In the middle of the 19th century, clocks and pocket watches were readily available, and dealers and shops were quite popular among the Tokyo area. Kintaro Hattori, who acquired his knowledge and skill of repairing timepieces through multiple apprenticeships, decided to start a business in selling and repairing watches and clocks in Ginza, Tokyo, in 1881. Eleven years later, aided by the economic upturn, he established the Seikosha factory with a dozen employees. The venture grew rapidly into a modernised factory with advanced technology, establishing the fundamentals of the company now known as Seiko.
During the post-war period, Japan went through a tough recovery from war damages and aimed to become the “Swiss watchmaker of the East”, they would eventually achieve so by competing with Switzerland in the famously known “Quartz Crisis”.
While having an electronic oscillator in timekeeping devices was not a new concept at the time, the first wristwatches with quartz oscillators did not appear until 1967, in which both Switzerland (Centre Électronique Horloger) and Japan (Seiko) presented their own timepiece. Just two years later, Seiko would later come up with an analogue quartz watch with a superb accuracy of +/-0.2 sec per day, which was 100 times more accurate than a fine mechanical movement and revolutionized the horological industry worldwide. Switzerland did not keep up on the technological front, and in just 10 years, Japan dominated the market and surpassed the 100 million count of both clocks and watches produced and exported by the end of 1979.Since then, Japan has steadily advanced and increased their market with renown brands such as Seiko, Orient, Citizen, Casio. Japan has also embraced the return of mechanical watchmaking, with up and rising independent watchmakers, such as Hajime Asaoka, and Masahiro Kikuno, and Grand Seiko also taking tremendous pride in the skills and artistry it has developed over the past few decades.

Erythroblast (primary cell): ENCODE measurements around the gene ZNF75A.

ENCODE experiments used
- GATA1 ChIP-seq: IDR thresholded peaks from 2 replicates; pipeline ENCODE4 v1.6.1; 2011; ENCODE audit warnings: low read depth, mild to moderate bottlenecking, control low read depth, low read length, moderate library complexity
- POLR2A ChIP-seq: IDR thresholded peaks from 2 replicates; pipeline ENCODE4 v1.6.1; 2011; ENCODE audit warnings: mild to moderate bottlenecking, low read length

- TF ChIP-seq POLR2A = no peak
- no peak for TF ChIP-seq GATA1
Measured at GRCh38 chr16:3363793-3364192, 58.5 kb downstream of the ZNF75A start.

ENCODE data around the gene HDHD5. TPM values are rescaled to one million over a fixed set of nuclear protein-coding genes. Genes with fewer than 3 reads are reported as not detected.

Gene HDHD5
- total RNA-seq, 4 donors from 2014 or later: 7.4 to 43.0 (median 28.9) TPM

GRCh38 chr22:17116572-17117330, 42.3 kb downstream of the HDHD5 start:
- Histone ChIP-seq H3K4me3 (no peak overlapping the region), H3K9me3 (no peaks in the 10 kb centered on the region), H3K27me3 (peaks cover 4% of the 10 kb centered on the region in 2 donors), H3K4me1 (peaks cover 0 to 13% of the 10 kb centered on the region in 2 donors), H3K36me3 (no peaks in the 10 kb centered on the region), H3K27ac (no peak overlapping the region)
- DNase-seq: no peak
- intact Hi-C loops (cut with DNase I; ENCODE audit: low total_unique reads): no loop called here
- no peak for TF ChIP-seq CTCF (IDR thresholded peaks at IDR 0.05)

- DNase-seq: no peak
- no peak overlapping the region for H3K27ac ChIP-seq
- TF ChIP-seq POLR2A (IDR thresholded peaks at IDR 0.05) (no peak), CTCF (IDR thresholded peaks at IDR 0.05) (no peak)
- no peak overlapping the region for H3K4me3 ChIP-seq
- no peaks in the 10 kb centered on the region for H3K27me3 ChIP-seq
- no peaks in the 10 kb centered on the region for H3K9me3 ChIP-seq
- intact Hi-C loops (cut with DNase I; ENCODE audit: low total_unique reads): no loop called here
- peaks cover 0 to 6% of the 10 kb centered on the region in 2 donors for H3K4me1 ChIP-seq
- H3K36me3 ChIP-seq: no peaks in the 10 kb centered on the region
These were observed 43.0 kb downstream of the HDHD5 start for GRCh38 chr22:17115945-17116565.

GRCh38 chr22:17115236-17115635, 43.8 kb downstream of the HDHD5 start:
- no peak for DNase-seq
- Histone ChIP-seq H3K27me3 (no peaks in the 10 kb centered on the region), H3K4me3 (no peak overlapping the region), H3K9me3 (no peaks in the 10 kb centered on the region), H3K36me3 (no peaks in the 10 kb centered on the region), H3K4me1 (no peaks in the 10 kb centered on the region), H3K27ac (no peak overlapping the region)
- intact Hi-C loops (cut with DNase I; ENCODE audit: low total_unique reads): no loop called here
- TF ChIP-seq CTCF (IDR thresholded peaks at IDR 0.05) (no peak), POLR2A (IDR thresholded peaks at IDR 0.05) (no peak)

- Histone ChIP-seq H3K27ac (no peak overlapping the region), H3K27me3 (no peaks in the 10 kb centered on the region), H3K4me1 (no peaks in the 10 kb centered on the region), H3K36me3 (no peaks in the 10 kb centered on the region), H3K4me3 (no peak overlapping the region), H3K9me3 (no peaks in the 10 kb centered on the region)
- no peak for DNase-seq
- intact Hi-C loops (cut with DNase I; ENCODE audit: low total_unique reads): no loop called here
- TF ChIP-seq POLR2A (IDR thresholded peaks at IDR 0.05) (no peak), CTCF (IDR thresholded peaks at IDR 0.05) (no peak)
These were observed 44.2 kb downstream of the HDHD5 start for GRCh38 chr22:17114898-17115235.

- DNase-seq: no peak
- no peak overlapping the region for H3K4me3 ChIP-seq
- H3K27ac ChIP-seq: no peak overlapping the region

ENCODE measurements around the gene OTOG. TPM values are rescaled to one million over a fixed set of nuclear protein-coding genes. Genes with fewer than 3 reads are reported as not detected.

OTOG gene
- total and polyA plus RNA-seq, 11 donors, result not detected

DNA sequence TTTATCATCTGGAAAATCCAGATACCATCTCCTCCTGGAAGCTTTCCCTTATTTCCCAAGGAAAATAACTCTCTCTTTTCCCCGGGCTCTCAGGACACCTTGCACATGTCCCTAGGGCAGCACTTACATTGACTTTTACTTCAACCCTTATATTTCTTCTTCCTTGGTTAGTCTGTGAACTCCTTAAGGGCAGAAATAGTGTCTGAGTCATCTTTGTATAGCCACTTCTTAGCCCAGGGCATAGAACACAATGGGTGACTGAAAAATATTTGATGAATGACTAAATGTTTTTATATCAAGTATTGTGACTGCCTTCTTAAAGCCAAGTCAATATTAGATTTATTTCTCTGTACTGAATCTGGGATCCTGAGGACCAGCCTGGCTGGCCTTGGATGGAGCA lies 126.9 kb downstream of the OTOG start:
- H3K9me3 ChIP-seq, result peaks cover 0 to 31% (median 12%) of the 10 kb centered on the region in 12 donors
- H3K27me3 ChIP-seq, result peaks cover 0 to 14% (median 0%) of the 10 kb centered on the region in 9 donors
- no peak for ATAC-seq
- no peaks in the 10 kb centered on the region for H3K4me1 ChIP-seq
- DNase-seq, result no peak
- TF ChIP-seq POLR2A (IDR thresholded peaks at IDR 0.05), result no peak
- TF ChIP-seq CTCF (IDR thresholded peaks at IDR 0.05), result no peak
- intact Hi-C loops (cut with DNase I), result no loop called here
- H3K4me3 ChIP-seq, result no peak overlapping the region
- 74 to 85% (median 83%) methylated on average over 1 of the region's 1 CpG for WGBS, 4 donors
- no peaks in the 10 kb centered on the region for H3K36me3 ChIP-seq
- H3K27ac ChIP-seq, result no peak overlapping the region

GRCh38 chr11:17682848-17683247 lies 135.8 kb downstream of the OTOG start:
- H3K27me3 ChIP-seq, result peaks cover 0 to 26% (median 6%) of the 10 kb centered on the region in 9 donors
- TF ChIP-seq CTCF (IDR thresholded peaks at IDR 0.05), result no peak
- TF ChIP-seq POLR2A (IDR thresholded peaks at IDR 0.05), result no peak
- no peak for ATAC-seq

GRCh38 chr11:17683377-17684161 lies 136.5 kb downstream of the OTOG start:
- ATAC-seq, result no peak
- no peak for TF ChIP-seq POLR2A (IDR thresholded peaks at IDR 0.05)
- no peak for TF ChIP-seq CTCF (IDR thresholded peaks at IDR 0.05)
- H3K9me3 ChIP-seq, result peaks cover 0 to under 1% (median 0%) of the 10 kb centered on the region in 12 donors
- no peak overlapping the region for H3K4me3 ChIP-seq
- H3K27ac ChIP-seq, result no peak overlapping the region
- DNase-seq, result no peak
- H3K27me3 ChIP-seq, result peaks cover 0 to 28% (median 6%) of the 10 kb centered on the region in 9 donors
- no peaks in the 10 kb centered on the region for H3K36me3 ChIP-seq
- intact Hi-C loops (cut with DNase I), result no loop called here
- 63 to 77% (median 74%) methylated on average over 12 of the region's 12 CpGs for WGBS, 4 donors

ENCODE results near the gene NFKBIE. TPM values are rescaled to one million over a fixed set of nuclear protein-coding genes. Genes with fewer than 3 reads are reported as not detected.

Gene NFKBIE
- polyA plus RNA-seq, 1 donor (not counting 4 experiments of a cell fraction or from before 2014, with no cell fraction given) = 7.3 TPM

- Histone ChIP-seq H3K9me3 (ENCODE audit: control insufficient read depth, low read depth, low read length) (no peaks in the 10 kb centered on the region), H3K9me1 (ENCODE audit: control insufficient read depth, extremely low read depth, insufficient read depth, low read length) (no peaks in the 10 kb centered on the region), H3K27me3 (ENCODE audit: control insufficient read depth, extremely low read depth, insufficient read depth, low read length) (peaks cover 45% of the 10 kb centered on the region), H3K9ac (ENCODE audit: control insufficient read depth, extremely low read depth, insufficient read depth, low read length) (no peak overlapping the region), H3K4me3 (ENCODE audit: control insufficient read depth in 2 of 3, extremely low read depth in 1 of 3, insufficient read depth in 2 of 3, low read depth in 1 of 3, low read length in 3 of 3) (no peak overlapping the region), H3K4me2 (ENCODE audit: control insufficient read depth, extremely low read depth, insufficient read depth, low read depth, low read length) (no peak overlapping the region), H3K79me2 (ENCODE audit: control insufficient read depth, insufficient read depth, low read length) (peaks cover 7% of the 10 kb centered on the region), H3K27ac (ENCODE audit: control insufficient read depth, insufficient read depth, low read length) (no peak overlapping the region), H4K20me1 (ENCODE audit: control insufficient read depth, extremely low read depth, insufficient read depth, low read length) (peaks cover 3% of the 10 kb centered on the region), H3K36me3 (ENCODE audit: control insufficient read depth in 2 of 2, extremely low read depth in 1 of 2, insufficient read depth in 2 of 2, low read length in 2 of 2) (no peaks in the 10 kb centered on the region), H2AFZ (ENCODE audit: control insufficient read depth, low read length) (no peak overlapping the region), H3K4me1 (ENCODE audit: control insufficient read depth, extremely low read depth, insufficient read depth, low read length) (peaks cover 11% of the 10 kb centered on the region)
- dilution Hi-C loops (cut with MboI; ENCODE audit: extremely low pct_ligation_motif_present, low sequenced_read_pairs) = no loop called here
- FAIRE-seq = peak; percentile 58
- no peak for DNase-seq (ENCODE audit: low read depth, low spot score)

Since then, Japan has steadily advanced and increased their market with renown brands such as Seiko, Orient, Citizen, Casio. Japan has also embraced the return of mechanical watchmaking, with up and rising independent watchmakers, such as Hajime Asaoka, and Masahiro Kikuno, and Grand Seiko also taking tremendous pride in the skills and artistry it has developed over the past few decades.
Revival of Glashütte, Germany